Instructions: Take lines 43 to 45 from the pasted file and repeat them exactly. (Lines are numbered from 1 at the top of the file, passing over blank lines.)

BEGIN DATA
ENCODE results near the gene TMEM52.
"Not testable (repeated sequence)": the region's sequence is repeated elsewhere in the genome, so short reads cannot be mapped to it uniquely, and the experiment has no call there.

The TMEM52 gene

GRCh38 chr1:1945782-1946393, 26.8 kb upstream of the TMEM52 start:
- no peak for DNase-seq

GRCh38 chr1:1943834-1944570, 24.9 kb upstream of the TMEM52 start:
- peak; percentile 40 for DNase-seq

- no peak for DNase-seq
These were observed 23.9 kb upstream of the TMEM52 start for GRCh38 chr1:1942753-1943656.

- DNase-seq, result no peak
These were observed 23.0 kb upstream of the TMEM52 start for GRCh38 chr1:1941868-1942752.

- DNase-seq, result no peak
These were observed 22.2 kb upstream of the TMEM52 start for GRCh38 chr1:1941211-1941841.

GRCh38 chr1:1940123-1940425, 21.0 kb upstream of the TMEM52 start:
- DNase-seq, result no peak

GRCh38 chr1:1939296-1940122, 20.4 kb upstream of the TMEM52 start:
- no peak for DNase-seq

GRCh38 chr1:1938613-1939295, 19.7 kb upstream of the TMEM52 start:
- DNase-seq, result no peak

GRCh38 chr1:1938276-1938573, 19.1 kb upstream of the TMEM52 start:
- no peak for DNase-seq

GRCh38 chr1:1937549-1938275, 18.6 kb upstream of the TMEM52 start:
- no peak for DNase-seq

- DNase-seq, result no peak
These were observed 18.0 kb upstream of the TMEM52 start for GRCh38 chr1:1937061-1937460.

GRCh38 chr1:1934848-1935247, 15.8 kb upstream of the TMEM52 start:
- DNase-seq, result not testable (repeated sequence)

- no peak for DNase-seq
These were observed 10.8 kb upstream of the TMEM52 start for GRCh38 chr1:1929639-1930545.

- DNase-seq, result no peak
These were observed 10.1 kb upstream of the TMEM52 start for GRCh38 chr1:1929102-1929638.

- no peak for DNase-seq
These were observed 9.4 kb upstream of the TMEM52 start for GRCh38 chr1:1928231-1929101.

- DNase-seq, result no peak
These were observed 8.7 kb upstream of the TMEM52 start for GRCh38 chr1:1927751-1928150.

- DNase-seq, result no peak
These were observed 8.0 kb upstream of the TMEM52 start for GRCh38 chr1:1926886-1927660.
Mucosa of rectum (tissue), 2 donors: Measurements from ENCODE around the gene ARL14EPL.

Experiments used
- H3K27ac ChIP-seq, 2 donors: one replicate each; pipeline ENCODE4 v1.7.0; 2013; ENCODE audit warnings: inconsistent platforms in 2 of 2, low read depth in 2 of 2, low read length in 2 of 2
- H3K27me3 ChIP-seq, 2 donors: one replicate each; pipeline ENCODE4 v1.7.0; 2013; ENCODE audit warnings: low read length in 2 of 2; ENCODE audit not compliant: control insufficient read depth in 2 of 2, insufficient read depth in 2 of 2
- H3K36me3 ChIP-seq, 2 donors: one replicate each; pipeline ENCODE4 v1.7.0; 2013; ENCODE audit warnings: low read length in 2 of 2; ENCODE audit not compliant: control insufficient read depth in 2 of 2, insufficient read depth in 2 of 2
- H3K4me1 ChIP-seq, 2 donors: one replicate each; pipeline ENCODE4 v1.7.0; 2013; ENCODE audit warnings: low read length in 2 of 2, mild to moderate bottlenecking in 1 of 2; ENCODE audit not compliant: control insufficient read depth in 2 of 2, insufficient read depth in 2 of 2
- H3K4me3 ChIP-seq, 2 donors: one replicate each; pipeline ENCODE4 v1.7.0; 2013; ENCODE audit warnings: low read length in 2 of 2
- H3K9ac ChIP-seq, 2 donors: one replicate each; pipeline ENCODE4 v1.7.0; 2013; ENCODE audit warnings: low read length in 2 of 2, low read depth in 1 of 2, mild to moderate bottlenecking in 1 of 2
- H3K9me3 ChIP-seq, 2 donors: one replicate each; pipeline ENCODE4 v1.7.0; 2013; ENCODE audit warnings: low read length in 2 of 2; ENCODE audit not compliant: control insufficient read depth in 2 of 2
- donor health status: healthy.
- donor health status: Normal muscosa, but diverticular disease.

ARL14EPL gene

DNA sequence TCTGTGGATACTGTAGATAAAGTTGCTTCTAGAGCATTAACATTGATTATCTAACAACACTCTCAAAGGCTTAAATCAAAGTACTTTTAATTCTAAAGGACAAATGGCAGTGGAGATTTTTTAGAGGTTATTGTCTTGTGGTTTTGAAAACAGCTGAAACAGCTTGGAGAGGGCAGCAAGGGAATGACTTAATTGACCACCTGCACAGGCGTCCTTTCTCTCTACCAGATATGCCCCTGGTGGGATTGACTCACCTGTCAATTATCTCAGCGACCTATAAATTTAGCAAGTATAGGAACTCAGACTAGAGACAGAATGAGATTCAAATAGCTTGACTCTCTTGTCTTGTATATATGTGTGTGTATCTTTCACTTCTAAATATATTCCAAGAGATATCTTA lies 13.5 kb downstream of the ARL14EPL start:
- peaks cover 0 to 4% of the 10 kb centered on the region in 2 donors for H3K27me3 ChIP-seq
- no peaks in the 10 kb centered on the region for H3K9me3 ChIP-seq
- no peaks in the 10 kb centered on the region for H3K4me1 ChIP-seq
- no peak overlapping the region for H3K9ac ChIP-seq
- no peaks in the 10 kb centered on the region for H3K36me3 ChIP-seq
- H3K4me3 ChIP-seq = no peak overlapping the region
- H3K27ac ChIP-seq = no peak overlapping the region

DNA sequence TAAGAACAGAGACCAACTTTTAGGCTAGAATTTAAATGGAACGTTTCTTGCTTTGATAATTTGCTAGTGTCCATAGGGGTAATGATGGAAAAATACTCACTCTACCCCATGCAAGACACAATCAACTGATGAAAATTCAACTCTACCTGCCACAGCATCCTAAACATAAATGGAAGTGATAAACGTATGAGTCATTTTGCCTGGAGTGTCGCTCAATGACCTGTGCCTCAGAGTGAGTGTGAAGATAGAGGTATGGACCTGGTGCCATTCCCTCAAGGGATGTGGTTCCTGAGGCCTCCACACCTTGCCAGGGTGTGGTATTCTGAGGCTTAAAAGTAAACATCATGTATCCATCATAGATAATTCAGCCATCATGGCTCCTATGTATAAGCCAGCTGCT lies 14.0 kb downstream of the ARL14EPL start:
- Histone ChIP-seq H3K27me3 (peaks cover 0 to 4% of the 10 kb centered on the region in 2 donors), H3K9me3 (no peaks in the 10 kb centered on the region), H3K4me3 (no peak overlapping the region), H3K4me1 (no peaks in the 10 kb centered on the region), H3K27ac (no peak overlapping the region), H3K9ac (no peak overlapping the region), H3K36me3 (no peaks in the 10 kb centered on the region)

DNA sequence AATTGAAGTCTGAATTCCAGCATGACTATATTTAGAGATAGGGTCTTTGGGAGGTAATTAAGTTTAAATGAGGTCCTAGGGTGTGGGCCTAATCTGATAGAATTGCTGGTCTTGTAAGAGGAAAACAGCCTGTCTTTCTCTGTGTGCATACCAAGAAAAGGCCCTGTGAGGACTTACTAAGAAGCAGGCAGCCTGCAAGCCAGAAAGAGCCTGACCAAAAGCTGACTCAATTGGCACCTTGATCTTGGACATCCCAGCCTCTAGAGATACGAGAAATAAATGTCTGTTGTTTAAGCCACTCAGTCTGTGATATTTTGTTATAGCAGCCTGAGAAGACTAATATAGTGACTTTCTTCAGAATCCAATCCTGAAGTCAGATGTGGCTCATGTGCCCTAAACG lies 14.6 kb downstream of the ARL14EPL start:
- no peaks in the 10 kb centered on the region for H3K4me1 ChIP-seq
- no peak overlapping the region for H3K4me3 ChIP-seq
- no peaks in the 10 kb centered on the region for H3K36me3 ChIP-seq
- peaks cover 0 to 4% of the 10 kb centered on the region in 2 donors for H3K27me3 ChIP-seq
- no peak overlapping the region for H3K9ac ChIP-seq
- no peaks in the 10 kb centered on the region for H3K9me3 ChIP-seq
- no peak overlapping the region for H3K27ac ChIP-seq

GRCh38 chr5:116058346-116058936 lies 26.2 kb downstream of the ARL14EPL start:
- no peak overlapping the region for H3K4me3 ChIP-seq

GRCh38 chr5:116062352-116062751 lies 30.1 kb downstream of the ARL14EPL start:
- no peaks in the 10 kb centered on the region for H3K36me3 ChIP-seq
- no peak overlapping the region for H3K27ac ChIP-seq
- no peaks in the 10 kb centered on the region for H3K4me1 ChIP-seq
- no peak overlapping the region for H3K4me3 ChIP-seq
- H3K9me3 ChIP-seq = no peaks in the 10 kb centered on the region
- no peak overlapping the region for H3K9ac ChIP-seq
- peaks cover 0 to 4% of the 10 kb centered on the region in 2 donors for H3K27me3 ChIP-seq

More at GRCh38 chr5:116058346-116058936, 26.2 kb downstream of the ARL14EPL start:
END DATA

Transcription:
- H3K4me1 ChIP-seq, 2 donors: one replicate each; pipeline ENCODE4 v1.7.0; 2013; ENCODE audit warnings: low read length in 2 of 2, mild to moderate bottlenecking in 1 of 2; ENCODE audit not compliant: control insufficient read depth in 2 of 2, insufficient read depth in 2 of 2
- H3K4me3 ChIP-seq, 2 donors: one replicate each; pipeline ENCODE4 v1.7.0; 2013; ENCODE audit warnings: low read length in 2 of 2
- H3K9ac ChIP-seq, 2 donors: one replicate each; pipeline ENCODE4 v1.7.0; 2013; ENCODE audit warnings: low read length in 2 of 2, low read depth in 1 of 2, mild to moderate bottlenecking in 1 of 2